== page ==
Jack*, a foreign national but permanent Australian resident, was formerly employed at an executive level with a major development company in a gulf nation. The company had strong ties to the nation’s monarchy and political hierarchy.
Interpol Red Notice
Whilst on a trip home to visit his parents in Asia for Christmas, Jack was stopped by airport officials who notified him that the nation in which he was formerly employed had placed him under an Interpol Red Notice.
A Red Notice is a request made through Interpol for the provisional arrest of a person who is wanted for prosecution.
It became apparent that the Red Notice in respect of Jack stemmed from a dispute over repayments to his former employer in the gulf nation concerning the circumstances of his resignation. Adding a further layer of complexity was the fact that this Red Notice appeared identical to another Red Notice in respect of Jack that had previously been deleted by Interpol.
Needless to say, although officials in his home country did not arrest Jack at the time, this caused him serious distress. The existence of a Red Notice would have severe implications for his freedom of movement around the world, placing Jack at risk of arrest and surrender for criminal prosecution in the gulf country.
The involvement of Nyman Gibson Miralis
Upon return to Australia in early 2018, Jack engaged Nyman Gibson Miralis to provide representation in this matter.
Nyman Gibson Miralis set about investigating the circumstances of Jack’s case in the gulf nation. Essentially, the gulf nation’s complaint against Jack concerned a dispute over the sum of payments made to him as part of his former employment contract. This subject matter also formed the basis of the identical Red Notice that was placed and then deleted in respect of Jack previously. In the course of this investigation, it was also revealed that certain work associates of Jack with similar employment connections to the gulf nation’s hierarchy had been tried, convicted, and sentenced to terms of imprisonment up to 15 years.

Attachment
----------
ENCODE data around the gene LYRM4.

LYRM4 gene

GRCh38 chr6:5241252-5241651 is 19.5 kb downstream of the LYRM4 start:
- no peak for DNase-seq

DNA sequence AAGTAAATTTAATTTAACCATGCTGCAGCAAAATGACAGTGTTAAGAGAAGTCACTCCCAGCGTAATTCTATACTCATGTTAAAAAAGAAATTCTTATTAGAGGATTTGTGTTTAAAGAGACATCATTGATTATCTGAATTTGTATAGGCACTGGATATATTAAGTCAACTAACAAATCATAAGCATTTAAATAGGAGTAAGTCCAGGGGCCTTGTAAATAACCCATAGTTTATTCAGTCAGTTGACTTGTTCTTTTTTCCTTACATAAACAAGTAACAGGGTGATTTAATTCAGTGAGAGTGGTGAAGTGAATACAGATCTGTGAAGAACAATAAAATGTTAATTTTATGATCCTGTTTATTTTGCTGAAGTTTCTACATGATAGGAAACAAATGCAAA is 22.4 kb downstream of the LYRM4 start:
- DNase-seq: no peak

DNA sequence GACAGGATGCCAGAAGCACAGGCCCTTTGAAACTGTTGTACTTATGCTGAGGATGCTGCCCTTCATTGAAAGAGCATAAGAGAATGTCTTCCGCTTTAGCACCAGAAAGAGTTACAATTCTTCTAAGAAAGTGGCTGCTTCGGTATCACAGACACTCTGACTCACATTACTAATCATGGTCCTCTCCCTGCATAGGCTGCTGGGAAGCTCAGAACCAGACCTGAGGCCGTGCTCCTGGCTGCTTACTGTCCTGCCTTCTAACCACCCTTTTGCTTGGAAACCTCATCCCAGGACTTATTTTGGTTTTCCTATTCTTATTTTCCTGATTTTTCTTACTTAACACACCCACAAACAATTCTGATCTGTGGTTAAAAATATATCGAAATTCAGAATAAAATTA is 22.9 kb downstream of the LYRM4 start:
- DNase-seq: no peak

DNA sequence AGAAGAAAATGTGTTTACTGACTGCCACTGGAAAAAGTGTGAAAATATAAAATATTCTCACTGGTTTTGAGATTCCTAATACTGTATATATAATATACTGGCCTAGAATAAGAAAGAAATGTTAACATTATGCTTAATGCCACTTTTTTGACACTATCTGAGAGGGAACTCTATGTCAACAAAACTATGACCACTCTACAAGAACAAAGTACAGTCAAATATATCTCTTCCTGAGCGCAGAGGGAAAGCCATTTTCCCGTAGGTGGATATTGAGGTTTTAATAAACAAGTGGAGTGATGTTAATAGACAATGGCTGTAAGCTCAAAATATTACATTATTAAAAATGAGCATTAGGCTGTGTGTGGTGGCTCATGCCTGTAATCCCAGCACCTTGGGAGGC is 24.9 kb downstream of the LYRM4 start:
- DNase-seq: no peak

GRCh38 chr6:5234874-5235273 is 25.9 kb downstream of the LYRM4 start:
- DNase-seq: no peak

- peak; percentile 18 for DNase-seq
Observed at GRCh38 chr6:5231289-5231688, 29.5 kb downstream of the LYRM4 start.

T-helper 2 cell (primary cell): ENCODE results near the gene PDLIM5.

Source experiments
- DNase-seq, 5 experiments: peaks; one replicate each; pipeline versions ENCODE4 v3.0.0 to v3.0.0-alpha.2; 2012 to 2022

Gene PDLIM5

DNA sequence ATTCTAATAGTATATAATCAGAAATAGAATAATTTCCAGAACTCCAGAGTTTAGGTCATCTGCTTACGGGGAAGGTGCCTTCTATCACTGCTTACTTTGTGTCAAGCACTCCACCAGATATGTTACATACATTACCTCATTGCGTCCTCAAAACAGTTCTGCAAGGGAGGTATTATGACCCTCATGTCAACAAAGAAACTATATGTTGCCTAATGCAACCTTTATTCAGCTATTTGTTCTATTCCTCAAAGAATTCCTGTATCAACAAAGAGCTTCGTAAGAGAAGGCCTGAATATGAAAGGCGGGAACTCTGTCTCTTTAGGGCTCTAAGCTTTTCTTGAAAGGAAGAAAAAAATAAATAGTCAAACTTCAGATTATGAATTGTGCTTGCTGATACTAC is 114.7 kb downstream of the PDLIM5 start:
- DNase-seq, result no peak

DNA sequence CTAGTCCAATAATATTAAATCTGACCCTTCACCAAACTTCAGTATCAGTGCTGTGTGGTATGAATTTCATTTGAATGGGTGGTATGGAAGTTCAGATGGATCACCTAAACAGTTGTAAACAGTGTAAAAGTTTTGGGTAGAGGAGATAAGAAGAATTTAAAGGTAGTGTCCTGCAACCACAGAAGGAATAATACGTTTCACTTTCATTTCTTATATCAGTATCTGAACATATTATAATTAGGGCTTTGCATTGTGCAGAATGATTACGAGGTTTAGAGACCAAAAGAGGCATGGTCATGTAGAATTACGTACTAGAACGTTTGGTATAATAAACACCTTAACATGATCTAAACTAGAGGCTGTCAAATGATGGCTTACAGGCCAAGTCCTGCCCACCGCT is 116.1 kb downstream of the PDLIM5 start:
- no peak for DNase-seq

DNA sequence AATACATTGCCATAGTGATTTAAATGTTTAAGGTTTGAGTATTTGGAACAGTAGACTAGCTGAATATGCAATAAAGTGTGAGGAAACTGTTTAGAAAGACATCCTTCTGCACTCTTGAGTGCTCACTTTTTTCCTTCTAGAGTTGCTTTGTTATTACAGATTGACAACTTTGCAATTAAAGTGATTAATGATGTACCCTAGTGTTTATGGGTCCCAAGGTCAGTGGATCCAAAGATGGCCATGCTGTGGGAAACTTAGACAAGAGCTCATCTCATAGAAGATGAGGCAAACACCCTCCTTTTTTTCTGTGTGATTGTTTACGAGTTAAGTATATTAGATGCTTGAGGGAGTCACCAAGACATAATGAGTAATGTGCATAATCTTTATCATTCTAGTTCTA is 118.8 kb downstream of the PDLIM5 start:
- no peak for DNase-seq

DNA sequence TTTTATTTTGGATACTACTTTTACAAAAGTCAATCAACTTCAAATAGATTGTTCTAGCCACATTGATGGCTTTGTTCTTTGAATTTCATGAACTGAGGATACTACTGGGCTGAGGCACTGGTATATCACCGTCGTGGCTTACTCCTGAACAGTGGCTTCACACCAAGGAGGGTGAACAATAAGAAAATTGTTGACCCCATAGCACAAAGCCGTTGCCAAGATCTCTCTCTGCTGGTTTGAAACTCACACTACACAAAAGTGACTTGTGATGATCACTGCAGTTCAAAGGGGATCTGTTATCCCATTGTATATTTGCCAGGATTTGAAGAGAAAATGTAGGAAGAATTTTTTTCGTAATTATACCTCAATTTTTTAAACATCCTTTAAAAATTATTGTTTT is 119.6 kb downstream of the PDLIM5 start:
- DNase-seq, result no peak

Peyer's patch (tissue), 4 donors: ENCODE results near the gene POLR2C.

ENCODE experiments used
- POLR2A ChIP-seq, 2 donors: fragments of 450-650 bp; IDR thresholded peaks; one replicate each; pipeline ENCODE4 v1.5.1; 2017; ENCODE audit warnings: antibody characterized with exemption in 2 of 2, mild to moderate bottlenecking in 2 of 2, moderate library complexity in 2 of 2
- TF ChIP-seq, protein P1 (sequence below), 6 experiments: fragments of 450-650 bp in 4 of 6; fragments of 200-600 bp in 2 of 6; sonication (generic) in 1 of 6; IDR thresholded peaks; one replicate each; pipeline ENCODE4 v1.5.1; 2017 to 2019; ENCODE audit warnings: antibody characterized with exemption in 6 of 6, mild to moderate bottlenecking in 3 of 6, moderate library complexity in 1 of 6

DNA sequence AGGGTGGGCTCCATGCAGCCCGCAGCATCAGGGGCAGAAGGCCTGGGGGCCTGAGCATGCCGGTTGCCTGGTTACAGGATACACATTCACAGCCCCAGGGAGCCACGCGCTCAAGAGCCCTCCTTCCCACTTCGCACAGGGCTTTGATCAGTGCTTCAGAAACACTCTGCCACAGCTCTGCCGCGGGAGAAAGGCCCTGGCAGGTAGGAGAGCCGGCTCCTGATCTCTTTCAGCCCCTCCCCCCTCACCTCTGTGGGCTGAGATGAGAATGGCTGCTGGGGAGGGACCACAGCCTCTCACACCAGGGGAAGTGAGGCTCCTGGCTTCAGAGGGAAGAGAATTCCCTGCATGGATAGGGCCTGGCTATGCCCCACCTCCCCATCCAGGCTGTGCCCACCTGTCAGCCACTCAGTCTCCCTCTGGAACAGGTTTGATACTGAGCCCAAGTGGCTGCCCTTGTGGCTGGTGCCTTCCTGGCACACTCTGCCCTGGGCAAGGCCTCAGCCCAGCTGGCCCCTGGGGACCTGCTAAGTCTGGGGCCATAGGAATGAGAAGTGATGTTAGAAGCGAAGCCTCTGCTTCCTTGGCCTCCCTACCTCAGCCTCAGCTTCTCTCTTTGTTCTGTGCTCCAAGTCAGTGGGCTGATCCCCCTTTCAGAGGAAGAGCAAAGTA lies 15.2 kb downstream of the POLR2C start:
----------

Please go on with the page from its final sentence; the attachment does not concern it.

Nyman Gibson Miralis then proceeded to prepare a request and extensive submissions to Interpol arguing why the Red Notice in respect of Jack should be deleted from the organisation’s records.
These submissions focussed upon four main points:
- The Red Notice related to a civil, not criminal, dispute. Interpol only deals with criminal complaints. However, under Australian law, disputes over monies to be paid under a contract are only of a private or civil character. Moreover, there was nothing to support any suggestion that Jack had acted fraudulently in this matter.
- Any request to extradite Jack from Australia would fail the double criminality requirement. Red Notices are for the purpose of seeking a person’s extradition. As Australian law does not contain any criminal offence for standard employer/employee contractual disputes, Jack would never be extradited to the gulf nation from Australia in relation to this allegation.
- The Red Notice had a predominant political character. Interpol, including the use of its notices, is strictly required to be apolitical. In Jack’s case however, the close proximity of his employment to senior political and monarchical figures in the gulf nation, combined with the lack of proper foundation for a criminal complaint led to the conclusion that the Red Notice was politically motivated.
- Deletions of Red Notices are final and binding. As an identical Red Notice in respect of Jack had been previously deleted by Interpol, a second Red Notice based on the same situation should never have been issued.
A successful outcome – removal of the Red Notice
In late 2018, Nyman Gibson Miralis received correspondence from Interpol advising that, on the basis of the request made on Jack’s behalf, the Red Notice had been deleted. Interpol advised that the gulf nation in question had not responded to requests from Interpol in relation to issues raised in the request made on Jack’s behalf.
This was a significant outcome for Jack, allowing him in future to travel to visit his family without fear of arrest by foreign authorities.
* Not client’s real name.